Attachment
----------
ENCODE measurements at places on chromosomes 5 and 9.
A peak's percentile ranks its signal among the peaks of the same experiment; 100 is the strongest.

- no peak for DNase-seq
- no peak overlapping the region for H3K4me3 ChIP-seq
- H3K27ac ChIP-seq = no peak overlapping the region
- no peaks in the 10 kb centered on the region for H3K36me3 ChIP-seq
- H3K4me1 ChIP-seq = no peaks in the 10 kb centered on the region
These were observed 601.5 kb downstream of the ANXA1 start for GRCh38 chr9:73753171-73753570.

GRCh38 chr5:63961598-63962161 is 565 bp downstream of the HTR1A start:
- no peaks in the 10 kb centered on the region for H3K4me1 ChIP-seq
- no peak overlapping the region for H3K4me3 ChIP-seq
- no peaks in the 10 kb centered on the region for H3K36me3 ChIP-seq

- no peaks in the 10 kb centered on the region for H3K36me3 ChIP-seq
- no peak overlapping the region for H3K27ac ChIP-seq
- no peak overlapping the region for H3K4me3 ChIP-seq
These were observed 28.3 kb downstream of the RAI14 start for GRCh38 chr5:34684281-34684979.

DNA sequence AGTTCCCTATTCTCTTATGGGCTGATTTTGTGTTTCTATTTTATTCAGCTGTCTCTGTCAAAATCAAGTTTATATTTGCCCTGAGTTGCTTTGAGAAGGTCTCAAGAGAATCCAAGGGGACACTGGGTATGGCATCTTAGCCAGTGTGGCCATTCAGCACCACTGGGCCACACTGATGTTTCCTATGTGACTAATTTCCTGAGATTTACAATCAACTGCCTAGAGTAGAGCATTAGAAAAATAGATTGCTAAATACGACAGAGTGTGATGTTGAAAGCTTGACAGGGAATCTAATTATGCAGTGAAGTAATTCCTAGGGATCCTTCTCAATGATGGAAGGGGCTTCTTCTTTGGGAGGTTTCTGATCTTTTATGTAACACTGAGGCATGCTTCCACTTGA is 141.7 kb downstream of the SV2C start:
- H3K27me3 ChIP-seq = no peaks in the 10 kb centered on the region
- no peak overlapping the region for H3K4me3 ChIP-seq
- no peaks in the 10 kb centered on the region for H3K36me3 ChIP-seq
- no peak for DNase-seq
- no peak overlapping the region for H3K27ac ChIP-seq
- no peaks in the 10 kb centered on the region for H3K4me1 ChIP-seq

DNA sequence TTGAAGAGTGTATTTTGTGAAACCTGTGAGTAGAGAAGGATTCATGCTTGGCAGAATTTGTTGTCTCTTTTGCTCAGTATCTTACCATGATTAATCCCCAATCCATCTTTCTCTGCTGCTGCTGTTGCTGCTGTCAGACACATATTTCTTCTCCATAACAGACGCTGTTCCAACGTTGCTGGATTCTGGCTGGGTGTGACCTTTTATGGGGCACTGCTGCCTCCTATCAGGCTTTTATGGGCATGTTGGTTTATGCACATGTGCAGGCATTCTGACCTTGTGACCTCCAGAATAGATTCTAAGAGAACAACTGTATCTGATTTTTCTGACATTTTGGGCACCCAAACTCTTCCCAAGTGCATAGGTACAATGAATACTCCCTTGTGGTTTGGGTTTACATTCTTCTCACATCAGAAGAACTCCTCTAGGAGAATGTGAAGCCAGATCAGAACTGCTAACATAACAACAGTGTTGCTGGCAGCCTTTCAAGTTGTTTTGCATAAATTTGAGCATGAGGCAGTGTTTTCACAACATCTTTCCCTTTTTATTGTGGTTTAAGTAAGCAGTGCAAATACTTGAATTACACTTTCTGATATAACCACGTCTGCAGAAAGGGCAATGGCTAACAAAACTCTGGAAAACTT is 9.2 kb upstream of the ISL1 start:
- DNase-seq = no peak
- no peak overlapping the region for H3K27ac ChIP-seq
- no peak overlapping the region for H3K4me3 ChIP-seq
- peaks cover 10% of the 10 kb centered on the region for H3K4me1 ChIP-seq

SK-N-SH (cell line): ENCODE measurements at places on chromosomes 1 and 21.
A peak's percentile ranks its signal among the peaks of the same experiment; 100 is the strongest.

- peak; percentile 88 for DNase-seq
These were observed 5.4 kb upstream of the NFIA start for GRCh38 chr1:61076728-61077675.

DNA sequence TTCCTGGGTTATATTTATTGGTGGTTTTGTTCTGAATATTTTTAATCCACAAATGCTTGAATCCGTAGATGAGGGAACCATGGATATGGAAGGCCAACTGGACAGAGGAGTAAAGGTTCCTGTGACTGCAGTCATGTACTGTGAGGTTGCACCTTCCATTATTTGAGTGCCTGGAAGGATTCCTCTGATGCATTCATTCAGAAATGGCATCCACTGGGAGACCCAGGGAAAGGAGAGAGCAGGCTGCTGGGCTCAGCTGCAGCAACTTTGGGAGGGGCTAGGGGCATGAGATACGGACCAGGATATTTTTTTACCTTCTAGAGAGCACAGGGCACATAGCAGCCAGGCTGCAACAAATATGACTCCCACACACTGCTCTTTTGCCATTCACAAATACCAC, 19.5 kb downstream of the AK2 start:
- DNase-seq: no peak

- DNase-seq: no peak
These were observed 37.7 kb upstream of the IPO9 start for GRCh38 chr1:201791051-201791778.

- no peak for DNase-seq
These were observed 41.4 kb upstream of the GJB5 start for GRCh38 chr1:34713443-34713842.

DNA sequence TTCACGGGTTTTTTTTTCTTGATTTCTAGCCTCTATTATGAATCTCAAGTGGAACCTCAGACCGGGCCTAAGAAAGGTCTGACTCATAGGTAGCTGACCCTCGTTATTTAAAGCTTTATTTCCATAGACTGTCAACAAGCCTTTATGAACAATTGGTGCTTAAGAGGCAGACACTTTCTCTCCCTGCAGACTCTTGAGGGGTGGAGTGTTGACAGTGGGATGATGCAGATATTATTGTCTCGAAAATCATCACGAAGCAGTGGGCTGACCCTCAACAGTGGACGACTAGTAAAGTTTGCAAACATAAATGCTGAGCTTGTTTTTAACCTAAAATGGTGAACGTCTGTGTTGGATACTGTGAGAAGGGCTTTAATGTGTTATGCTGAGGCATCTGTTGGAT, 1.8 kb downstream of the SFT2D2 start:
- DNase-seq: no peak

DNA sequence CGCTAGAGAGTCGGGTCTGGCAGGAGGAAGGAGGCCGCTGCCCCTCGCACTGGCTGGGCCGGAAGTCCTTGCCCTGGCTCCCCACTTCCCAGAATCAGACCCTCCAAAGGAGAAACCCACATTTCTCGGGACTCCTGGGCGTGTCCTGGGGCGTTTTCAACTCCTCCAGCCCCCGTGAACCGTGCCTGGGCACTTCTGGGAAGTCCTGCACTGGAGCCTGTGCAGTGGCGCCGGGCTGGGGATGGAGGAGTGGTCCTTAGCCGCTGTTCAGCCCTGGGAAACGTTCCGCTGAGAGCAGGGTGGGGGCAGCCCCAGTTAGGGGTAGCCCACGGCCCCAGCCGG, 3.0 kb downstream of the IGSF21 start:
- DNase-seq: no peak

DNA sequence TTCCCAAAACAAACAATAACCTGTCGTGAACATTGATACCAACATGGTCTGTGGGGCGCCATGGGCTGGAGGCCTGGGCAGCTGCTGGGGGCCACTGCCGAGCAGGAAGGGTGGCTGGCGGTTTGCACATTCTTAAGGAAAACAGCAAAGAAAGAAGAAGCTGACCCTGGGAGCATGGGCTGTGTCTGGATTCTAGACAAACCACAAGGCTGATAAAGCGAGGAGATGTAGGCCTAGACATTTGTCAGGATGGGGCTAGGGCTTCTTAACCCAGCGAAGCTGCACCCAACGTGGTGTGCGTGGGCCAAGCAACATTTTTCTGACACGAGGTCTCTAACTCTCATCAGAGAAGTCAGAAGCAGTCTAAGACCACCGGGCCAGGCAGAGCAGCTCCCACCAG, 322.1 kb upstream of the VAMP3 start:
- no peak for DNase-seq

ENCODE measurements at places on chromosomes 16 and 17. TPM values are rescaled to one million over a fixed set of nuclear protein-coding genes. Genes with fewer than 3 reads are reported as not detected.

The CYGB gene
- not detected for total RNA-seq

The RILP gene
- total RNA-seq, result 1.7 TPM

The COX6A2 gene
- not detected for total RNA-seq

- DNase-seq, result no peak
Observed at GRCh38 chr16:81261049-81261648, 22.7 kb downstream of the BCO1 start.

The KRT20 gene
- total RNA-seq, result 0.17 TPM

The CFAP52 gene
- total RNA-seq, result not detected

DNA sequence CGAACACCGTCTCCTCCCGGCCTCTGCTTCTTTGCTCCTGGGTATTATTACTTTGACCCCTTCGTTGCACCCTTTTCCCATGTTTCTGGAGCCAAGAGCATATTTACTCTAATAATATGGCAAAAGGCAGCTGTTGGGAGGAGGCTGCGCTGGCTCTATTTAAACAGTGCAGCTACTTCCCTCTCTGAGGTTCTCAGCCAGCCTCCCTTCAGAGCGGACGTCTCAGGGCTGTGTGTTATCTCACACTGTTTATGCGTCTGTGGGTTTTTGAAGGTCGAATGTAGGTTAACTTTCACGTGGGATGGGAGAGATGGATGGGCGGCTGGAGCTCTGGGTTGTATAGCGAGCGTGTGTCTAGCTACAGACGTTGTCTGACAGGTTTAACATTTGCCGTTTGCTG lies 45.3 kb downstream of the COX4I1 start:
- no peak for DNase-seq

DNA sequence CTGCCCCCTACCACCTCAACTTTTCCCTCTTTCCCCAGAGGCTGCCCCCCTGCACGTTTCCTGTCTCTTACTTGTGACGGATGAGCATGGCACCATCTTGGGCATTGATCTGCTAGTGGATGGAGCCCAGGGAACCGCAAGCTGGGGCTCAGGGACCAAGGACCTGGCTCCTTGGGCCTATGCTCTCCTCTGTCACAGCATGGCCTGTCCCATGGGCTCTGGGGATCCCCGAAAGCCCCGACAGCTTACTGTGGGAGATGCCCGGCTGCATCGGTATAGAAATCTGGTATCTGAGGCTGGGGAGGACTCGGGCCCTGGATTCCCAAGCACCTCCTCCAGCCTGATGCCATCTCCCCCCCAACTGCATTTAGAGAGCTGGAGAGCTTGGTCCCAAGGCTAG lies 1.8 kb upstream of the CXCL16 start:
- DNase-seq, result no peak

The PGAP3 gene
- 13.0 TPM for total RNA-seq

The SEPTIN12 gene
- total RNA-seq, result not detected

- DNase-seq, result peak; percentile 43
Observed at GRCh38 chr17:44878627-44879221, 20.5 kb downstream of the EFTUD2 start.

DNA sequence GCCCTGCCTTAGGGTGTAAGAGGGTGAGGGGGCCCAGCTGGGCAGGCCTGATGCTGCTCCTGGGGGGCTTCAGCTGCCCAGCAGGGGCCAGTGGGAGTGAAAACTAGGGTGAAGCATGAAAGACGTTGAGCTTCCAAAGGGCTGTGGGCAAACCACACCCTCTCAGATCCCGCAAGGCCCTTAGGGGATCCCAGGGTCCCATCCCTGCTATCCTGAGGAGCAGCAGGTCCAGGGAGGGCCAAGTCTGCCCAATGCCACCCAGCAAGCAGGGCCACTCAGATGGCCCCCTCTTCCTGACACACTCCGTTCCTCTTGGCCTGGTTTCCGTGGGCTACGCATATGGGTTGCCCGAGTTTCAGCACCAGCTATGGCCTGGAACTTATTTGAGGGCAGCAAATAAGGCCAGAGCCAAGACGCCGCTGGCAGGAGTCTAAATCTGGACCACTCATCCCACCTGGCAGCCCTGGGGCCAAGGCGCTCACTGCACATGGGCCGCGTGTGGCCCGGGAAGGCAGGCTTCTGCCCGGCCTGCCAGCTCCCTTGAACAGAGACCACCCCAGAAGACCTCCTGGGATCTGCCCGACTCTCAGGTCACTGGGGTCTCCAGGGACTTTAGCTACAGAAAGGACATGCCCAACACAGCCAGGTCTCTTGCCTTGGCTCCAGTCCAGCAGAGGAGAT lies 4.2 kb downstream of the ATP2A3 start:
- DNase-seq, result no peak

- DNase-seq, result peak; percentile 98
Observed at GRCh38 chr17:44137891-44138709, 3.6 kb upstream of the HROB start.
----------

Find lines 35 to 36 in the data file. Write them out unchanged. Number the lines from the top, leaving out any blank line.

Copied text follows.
- DNase-seq: no peak
These were observed 37.7 kb upstream of the IPO9 start for GRCh38 chr1:201791051-201791778.